Summary (Magill's Survey of World Literature, Revised Edition)
The theme, setting, and mood of Goethe’s “The Erlking” capture the spirit of the Romantic period of the late eighteenth century. Characteristics of Romanticism include a love for nature, a fascination with the supernatural, and the recurring themes of love and death, all of which are contained in Goethe’s poem.
“The Erlking” begins with a narrator describing a father’s frantic ride home on horseback, through the woods, holding tightly his feverish child. The child begins to hallucinate and tells his father that he sees the Erlking:
“O father, see yonder!” he says;“My boy, on what do you so fearfully gaze?”“O, ’tis the Er’king with his crown and shroud.”“No, my son, it is but a dark wreath of cloud.”
The father’s rational explanation of what his son sees remains unheeded. The feverish child describes the luring of the Erlking, who invites him to come with him, promising toys and playmates. The fearful child hesitates, but the Erlking persists and finally takes him by force. At the end of the poem, the father arrives home with his son dead in his arms.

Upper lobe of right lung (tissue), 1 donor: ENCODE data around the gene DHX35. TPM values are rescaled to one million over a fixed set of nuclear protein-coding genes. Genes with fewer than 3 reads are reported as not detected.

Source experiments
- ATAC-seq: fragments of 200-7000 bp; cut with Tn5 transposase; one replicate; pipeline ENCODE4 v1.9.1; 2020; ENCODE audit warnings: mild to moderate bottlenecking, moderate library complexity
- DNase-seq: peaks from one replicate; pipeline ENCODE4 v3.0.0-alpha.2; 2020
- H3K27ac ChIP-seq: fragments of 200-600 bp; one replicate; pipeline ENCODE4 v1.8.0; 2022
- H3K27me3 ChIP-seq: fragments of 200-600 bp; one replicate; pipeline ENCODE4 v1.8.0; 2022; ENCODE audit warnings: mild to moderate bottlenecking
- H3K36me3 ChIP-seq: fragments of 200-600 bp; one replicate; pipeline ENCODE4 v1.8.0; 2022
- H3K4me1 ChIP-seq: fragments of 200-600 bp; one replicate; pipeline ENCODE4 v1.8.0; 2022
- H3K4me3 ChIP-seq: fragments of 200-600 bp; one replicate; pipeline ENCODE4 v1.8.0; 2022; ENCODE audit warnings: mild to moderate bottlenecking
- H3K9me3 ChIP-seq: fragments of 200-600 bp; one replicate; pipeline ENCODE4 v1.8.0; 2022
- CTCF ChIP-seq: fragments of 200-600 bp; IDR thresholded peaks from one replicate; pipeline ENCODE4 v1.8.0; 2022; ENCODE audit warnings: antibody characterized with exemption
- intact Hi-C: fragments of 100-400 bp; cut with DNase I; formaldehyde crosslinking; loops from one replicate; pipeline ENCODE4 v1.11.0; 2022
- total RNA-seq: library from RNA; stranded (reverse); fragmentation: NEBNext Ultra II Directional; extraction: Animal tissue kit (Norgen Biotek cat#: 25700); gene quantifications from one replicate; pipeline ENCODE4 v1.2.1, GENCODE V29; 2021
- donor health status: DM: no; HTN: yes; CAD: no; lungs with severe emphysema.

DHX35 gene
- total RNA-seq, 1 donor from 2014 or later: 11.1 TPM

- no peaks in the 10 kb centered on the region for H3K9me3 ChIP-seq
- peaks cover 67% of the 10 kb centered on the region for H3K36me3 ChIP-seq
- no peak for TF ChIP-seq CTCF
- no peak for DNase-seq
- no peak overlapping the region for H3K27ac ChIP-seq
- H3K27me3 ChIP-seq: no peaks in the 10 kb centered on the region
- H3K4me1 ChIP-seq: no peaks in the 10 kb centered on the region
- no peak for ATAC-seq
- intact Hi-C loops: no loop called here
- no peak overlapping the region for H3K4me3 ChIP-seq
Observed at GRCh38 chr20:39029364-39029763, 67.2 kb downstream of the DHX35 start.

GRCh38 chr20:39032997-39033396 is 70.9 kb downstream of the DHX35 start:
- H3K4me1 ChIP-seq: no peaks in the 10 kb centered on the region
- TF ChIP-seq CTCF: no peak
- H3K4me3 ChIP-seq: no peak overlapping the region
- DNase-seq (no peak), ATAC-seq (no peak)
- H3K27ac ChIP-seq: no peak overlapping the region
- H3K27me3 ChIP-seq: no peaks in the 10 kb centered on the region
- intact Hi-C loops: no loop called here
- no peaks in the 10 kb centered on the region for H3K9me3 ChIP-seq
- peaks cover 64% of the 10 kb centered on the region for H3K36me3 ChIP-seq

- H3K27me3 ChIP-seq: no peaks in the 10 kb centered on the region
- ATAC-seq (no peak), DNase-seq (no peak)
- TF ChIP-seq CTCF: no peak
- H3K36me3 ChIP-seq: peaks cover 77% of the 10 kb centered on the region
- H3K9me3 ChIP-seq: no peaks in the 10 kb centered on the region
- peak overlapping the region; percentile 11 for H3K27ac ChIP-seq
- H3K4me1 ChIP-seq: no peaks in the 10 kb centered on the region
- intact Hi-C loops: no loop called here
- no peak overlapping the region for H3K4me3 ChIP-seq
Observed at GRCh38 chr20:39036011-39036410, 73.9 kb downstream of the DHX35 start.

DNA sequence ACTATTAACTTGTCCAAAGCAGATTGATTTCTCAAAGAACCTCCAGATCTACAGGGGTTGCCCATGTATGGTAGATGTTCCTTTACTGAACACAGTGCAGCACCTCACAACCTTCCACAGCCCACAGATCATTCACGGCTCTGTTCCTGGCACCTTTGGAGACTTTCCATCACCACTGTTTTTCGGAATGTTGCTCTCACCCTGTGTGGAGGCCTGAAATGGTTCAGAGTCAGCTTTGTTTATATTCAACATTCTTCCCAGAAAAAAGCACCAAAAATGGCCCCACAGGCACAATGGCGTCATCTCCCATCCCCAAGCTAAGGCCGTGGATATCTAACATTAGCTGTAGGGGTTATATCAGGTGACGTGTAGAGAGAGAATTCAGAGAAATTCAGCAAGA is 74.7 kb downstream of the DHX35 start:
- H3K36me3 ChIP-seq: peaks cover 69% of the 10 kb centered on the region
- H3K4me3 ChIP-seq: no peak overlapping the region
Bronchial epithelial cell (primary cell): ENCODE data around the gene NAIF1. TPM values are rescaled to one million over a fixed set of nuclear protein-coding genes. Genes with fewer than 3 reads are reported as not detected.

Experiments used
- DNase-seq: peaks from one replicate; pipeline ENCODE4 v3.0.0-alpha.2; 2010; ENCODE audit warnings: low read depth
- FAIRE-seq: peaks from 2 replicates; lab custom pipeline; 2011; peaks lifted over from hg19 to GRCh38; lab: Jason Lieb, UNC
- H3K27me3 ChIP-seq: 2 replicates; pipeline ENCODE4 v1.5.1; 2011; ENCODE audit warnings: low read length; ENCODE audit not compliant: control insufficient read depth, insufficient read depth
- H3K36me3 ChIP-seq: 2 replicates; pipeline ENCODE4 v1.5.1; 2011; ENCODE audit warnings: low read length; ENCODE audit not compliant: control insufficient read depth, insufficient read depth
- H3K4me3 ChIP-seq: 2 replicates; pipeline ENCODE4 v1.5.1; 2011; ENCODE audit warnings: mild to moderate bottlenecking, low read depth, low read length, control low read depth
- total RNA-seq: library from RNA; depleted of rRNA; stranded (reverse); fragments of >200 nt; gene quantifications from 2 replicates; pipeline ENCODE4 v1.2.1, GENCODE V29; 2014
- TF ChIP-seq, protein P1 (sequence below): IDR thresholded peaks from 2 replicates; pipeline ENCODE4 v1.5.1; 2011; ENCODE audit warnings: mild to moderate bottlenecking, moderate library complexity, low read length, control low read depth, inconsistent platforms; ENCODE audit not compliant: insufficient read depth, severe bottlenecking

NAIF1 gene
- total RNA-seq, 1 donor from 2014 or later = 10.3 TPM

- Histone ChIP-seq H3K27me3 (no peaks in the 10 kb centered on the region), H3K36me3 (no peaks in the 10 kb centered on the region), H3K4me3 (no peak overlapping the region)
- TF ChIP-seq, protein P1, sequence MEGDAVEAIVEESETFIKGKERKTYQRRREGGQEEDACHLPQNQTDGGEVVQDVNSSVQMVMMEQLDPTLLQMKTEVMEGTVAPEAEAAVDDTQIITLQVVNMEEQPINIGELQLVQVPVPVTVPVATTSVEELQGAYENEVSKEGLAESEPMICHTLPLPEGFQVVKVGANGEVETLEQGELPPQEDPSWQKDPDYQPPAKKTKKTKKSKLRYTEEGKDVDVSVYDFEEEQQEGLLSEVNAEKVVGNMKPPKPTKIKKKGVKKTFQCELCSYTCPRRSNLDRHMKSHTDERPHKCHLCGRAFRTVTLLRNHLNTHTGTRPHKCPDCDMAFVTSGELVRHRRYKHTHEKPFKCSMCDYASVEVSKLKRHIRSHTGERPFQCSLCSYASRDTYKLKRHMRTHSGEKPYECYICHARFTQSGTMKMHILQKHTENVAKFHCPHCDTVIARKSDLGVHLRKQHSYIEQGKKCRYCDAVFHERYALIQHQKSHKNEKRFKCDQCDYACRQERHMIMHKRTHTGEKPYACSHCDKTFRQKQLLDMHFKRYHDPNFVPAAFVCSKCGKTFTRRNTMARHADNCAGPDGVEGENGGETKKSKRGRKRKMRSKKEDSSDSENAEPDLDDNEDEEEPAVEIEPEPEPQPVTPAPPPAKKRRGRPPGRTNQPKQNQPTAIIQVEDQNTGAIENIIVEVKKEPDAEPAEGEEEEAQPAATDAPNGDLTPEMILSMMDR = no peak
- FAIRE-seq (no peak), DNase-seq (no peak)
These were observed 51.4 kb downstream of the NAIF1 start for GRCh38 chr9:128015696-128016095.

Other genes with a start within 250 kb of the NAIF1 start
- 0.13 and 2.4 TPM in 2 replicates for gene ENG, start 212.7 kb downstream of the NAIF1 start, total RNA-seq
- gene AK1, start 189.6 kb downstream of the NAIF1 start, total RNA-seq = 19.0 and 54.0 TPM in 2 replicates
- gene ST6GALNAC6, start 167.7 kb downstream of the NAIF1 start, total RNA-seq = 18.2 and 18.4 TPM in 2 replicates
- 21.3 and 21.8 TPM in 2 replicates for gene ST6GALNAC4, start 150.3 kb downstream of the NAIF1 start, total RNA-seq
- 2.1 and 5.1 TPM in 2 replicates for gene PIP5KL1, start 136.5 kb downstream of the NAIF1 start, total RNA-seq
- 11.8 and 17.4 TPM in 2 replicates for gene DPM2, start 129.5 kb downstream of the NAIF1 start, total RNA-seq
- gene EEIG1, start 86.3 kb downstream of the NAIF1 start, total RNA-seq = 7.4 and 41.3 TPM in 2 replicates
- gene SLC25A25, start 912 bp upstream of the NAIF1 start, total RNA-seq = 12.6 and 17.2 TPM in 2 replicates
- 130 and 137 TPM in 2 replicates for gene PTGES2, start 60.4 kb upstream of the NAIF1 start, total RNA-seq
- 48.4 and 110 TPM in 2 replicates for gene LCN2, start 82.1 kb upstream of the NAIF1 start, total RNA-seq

The Erlking symbolizes death, which is to the Romantic a source not only of fear but also of attraction to the unknown and the supernatural. Goethe’s poem embodies the universal theme of the...
(The entire section is 323 words.)
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